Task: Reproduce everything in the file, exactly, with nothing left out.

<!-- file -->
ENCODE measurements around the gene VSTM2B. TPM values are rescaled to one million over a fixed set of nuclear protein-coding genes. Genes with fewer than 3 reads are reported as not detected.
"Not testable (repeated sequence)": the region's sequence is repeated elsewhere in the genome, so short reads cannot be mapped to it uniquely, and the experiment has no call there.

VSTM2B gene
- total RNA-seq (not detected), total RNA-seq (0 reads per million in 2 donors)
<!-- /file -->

ENCODE measurements around the gene VSTM2B. TPM values are rescaled to one million over a fixed set of nuclear protein-coding genes. Genes with fewer than 3 reads are reported as not detected.
"Not testable (repeated sequence)": the region's sequence is repeated elsewhere in the genome, so short reads cannot be mapped to it uniquely, and the experiment has no call there.

VSTM2B gene
- total RNA-seq (not detected), total RNA-seq (0 reads per million in 2 donors)